Open Book Blog Hop – Organising your writing


Welcome to the weekly blog hop.  Today the topic is:

Share how you keep your characters, storylines, etc., organised. Do you use an outline? Notecards? Post-its all over your walls?

Am I organised with my writing, well, the answer to that is yes and no. I do work to a general outline of my story and idea, but I don’t do a lot of detailed planning. I have a general skeleton which I follow, and I have the ending in place when I begin my writing. From this starting point, I set about adding all the flesh, making sure it all heads in the general direction of the ending I have already determined.

I have discovered, over the past year, that the psychology of my characters is very important in explaining how they behave and why they do the things they do. As a result of this, I do a character outline and develop the personality traits and hints at intellectual prowess and abilities upfront as these need to unfold in line with the plot. The psychological revelations about my characters are entwined into the story line as I develop it. As the ending is already know, I know what kind of person is required to achieve the planned outcome.

I do research and editing as I go along and try to ensure that the historical principles I am using to support my story line are woven in along the correct historical timeline and path. For example, in my latest WIP, Robert, my British soldier, belongs to the Protectorate Regiment which played a major role in the siege of Mafeking, a small but strategically important town bordering on the Transvaal, Rhodesia (Zimbabwe) and Bechuanaland (Botswana) at the time. When I progressed my story to the point of the scorched earth policy that was implemented by Lord Roberts and Field Marshal Kitchener, I had to follow the path of that regiment when it relocated to the Elands River camp. My telling of the scorched earth policy is thus told from the perspective of the old Eastern Transvaal.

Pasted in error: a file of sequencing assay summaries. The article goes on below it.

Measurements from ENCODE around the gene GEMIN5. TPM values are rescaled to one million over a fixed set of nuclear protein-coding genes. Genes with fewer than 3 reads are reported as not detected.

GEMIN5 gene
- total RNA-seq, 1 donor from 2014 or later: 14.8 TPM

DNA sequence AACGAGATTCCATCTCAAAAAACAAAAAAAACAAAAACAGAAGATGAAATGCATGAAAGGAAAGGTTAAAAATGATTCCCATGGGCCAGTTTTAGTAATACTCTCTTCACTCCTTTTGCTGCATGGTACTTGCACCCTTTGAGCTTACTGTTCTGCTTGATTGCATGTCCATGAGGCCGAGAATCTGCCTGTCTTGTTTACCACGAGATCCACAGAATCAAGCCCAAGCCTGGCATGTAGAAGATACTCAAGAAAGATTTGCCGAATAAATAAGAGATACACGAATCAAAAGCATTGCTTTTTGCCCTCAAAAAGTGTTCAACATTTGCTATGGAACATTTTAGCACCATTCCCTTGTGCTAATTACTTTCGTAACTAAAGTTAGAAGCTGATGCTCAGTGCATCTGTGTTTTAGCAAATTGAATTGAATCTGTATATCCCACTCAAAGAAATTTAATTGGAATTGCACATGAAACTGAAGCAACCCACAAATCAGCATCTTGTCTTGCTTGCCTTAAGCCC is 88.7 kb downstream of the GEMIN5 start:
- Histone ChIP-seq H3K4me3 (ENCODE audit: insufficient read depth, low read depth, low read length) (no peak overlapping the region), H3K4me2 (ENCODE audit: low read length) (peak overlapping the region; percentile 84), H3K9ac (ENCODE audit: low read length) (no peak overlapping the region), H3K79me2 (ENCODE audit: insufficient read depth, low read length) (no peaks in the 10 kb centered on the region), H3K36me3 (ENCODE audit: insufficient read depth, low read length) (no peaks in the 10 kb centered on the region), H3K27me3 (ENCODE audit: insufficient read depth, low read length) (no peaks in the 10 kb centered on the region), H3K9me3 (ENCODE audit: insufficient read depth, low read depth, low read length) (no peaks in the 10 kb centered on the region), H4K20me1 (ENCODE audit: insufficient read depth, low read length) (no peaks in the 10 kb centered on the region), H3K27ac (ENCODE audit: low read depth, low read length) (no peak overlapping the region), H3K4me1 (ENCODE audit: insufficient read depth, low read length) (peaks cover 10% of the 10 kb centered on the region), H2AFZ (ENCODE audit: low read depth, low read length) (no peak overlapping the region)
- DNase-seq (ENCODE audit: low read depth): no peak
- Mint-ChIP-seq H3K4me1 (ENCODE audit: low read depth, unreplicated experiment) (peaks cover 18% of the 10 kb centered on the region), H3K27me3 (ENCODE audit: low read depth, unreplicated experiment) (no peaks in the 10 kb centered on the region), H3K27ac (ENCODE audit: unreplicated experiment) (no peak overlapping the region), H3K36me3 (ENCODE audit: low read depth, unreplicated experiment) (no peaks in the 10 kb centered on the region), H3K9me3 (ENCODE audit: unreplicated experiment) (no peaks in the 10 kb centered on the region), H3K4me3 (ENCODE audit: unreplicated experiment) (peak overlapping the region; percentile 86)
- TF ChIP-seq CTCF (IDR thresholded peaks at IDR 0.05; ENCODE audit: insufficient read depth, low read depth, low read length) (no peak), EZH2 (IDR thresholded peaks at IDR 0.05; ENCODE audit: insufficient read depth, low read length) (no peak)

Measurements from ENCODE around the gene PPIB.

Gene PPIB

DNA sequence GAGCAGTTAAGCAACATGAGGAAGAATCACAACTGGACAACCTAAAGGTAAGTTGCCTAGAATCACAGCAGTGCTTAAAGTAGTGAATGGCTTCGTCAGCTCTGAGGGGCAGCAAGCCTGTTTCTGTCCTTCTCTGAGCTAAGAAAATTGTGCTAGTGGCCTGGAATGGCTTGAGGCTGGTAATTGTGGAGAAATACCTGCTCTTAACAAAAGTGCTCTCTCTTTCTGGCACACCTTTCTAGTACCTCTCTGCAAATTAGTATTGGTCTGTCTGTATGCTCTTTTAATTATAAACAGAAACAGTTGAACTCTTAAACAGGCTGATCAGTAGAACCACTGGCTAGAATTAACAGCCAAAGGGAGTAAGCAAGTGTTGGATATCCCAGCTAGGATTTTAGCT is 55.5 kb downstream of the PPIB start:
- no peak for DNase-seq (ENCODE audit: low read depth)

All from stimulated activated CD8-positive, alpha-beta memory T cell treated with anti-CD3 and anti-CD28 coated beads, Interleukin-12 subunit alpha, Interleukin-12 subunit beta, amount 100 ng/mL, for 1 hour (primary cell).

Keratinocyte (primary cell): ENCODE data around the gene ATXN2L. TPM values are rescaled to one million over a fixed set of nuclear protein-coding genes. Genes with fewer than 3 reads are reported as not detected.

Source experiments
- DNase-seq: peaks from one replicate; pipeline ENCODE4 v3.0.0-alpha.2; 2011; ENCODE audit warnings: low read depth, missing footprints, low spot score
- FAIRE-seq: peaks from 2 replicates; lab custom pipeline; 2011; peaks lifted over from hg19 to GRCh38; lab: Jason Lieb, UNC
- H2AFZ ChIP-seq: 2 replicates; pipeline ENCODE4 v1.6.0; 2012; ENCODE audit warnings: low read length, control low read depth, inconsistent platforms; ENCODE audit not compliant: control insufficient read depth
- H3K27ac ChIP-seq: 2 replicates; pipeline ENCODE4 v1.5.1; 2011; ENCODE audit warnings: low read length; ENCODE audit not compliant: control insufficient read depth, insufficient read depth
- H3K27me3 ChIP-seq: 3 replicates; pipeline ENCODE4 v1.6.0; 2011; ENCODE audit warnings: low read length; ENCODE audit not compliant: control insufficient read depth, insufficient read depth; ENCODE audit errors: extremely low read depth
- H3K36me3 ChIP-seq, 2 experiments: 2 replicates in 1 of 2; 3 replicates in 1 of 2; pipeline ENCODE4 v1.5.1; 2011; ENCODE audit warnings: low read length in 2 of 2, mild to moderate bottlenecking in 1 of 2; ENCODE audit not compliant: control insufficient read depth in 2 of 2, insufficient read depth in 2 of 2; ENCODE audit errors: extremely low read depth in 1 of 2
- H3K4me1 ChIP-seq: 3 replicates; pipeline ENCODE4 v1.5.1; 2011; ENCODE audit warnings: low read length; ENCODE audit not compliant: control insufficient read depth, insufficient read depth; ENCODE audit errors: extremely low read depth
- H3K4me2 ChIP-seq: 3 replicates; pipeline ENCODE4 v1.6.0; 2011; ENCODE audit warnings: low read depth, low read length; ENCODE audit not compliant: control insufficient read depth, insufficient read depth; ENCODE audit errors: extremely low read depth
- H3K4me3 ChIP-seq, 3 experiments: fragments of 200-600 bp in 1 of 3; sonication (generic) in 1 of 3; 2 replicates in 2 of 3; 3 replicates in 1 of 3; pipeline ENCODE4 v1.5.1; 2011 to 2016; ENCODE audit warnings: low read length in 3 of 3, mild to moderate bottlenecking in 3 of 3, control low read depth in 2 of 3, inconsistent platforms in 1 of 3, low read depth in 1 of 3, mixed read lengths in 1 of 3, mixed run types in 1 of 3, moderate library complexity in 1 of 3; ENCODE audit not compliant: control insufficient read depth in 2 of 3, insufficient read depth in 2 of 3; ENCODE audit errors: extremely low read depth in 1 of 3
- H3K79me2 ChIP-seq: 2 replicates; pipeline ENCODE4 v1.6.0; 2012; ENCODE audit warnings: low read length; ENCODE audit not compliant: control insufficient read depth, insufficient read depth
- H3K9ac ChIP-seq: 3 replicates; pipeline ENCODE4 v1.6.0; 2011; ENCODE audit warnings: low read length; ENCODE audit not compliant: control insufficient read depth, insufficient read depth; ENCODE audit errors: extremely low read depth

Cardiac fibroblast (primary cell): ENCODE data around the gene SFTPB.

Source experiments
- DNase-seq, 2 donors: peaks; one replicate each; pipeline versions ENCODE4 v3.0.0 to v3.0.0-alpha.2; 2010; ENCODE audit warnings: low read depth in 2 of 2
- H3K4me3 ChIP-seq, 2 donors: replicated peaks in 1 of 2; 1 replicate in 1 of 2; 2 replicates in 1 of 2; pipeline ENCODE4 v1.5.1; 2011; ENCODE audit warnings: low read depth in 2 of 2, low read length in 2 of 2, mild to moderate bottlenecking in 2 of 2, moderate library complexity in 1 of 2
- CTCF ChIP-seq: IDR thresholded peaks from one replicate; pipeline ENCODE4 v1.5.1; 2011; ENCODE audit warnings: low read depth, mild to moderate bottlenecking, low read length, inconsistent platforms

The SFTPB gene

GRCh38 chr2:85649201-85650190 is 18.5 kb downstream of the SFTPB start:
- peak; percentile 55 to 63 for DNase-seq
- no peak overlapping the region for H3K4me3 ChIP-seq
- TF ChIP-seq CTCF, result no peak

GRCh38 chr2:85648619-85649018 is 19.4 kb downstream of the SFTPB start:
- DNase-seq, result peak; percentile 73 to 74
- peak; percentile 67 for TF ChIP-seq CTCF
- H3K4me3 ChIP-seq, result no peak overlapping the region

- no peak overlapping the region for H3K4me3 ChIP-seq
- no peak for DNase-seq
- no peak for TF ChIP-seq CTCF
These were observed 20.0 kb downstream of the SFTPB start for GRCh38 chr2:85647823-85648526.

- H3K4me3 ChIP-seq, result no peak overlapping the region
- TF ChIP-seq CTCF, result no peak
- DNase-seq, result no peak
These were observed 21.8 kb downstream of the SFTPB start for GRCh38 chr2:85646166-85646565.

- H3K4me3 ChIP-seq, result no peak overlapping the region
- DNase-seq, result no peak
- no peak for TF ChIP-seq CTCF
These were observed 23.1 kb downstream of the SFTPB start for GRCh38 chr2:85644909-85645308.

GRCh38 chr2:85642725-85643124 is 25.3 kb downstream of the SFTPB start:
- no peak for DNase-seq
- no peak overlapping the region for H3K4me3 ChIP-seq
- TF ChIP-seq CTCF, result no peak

My research is thorough and is all stored on my computer under various files. I need these to do the bibliography at the end of the book.

On the face of it, from the above, I would say I am organised. So why did I say yes and no. The answer to that is all my organisation is in my head. I don’t write anything down or keep any spreadsheets. Other than the research documents, I don’t have a single thing in a hard copy. I don’t write it down, for the same reason I never take a notebook to a work meeting. I just don’t need to. I never forget what I need to remember. Even years later, I can remember the detail of every work assignment I have ever done, what the issues were and I can find the documentation if I want/need to.

I do use a calendar for work, or else I get to involved in my work and forget to attend meetings, but that is the only electronic reminder I use for anything in my life.

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47 thoughts on “Open Book Blog Hop – Organising your writing

  1. I wish I had your gift for remembering, Robbie. I have to write EVERYTHING down, otherwise I’m apt to forget. I am definitely a pen and paper person and a keyboard/documents person!

    Liked by 2 people

    1. Hi Jim, I did that the first time around. The problem with not having your ending is that you might not be able to end it when you get there. I don’t like weak endings which is why I sometimes get annoyed with Stephen King’s books.